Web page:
Web analytics boost e-commerce sites
Zinio uses Webtrends analytics to track purchase patterns
Multichannel retailers are measuring Web analytics to improve conversion rates among e-commerce shoppers, in addition to pursuing emerging opportunities in mobile and social commerce.
Larry Wasserman, VP of e-commerce at teacher supplies retailer Really Good Stuff, says his company uses Google Analytics to "see what people click on and how that leads to conversion." Really Good Stuff has been running Google Analytics since 2005, and has continued to use the product throughout its many upgrades.
For example, in addition to a new interface and social networking features, Really Good Stuff can leverage Google Analytics' segmenting tools to analyze the difference in new visitor behavior versus returning visitor behavior. "It's gotten more advanced in terms of custom reporting and the ability to set goals," says Wasserman.
The retailer also uses Google Analytics' overlay tools to understand product and promotion performance. "If something is not performing well, we'll slot in a new promotion," says Wasserman. "We just rolled out a product customization tool. As part of the development, we created feedback loops to improve the product."
Forrester Research senior analyst Joe Stanhope argues e-commerce sites are "still where the majority of transactions occur" and that "mobile and social commerce are still fairly nascent. Consumers still go to the Web to complete the majority of their transactions."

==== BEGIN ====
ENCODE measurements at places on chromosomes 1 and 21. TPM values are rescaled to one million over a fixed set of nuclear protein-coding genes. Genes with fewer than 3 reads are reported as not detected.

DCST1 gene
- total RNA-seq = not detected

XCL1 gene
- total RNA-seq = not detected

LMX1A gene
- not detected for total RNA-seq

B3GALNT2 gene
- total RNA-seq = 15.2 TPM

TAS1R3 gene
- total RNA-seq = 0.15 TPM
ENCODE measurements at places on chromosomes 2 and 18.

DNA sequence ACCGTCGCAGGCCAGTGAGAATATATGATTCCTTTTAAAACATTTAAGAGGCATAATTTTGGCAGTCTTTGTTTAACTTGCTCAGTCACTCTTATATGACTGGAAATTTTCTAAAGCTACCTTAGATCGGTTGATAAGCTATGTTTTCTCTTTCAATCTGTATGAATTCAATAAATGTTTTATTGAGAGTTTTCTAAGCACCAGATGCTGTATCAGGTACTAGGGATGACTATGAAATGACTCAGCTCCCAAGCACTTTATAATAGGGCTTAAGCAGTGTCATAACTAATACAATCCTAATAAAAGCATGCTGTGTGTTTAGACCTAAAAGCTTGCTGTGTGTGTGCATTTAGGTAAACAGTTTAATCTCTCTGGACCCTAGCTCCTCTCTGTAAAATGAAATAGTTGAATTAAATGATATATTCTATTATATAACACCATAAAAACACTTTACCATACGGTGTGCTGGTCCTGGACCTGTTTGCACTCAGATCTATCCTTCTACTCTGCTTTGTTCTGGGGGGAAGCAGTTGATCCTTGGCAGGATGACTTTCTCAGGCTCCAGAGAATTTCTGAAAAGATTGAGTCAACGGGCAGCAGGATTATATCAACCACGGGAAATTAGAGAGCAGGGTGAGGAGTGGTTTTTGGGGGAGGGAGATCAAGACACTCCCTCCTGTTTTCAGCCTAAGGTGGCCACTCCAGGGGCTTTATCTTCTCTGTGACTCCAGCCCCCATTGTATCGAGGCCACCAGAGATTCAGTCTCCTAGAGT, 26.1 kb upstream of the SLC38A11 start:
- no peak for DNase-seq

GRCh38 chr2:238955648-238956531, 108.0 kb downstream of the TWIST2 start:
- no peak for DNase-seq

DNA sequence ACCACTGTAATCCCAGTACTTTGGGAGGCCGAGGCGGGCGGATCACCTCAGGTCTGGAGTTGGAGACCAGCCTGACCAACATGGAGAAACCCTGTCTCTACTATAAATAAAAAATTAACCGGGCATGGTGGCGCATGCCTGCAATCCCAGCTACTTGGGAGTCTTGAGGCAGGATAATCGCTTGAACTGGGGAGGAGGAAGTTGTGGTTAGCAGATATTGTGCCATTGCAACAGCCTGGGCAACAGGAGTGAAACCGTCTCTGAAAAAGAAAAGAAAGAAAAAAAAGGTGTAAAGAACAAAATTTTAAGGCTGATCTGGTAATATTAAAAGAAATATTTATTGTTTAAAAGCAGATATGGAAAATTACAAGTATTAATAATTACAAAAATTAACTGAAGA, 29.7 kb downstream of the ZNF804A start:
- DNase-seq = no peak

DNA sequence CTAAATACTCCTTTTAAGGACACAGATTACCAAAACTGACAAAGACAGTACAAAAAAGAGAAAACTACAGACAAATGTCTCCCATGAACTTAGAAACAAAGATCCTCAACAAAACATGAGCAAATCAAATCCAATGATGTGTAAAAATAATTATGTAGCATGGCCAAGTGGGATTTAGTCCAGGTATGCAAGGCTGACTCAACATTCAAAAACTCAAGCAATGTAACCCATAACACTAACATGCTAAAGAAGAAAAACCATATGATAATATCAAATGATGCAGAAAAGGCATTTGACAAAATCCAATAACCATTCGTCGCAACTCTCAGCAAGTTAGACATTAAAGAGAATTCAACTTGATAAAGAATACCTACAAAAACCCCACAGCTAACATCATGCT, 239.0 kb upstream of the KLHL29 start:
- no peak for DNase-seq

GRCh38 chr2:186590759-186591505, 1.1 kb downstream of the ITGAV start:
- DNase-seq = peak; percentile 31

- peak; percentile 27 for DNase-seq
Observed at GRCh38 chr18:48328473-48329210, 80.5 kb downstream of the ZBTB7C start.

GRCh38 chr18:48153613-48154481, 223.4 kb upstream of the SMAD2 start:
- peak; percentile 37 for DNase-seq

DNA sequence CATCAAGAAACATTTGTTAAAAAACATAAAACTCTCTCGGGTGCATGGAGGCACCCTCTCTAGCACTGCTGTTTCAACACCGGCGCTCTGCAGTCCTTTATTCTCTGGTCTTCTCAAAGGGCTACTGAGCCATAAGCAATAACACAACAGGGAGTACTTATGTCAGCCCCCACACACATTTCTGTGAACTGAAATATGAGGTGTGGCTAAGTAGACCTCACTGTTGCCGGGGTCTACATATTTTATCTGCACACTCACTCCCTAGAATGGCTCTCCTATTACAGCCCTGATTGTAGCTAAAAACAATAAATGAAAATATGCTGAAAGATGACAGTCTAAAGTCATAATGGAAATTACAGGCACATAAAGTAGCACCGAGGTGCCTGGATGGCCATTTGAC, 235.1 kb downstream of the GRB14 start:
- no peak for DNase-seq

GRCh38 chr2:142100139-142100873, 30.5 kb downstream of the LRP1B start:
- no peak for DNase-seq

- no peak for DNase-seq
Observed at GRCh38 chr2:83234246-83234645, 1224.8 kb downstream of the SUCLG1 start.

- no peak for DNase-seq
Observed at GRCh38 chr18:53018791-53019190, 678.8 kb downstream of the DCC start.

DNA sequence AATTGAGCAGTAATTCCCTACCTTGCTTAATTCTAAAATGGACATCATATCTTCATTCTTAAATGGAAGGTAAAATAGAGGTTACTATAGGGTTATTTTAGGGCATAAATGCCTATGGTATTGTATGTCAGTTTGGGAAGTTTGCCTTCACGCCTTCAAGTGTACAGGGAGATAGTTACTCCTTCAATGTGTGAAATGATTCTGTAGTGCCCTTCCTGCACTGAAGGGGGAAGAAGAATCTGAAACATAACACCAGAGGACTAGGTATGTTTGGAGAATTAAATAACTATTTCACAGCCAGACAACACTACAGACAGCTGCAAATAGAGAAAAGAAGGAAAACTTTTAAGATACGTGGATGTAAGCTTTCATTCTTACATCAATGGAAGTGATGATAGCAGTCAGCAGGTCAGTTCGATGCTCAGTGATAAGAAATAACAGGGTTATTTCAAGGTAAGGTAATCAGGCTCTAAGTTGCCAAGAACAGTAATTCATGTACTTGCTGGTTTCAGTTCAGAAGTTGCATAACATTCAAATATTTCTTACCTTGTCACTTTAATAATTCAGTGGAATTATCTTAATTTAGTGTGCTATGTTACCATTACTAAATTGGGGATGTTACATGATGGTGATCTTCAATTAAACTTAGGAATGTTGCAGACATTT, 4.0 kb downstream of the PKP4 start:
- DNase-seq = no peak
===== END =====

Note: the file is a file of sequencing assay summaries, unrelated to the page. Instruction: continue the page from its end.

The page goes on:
"We try to find data that's interesting, but also actionable," says Robert Gilbreath, Calendars.com's director of e-commerce, marketing and analytics. "There's so much data these tools produce that you can get bogged down. You've got to figure out where consumers are having issues or stumbling, where they might not have the best experience and make changes."
Calendars.com was able to draw consumers from the "golden triangle" (or upper left-hand corner) of the e-commerce page to all four corners of its home page by running tests using IBM's Coremetrics solution. Using Coremetrics' Liveview feature, the retailer determined which links drew consumers away from their main area of focus and which pulled them deeper into the shopping experience.
"Online is increasingly part of total company revenue for clients," says Eric Peterson, founder of consultancy Web Analytics Demystified. "More companies are dipping into double-digit contributions. Some are past 50%. With so much business flowing through the online channel, it would be financially irresponsible to turn your back on it."
Chris Lindland, founder of Betabrand, another Google Analytics client, says running analytics tests is something Betabrand does all the time. "It's a daily affair," he says.
The clothing retailer has tested single-page and multi-page checkout, and it has changed the background color of the checkout page to gray in an eff-ort to simplify the process and make it less distracting.
"The basic tests we perform have to do with different configurations of our checkout cart and the number of pages consumers need to go through," he explains. "If you can make a person more likely to complete the process, you'll make a lot more money."
Zinio, a retailer of digital magazines, runs Webtrends analytics to determine "how to effectively merchandise content," says Jeanniey Mullen, global EVP and CMO of Zinio. "We're able to see how people buy specifically from their computers, and how purchase patterns differ according to location and occupation."
Mullen has noticed that consumers who buy a business magazine are also very likely to subscribe to a tabloid magazine. "We have a whole professional services business here," he says. "Nobody would have ever thought to cross-sell those two items."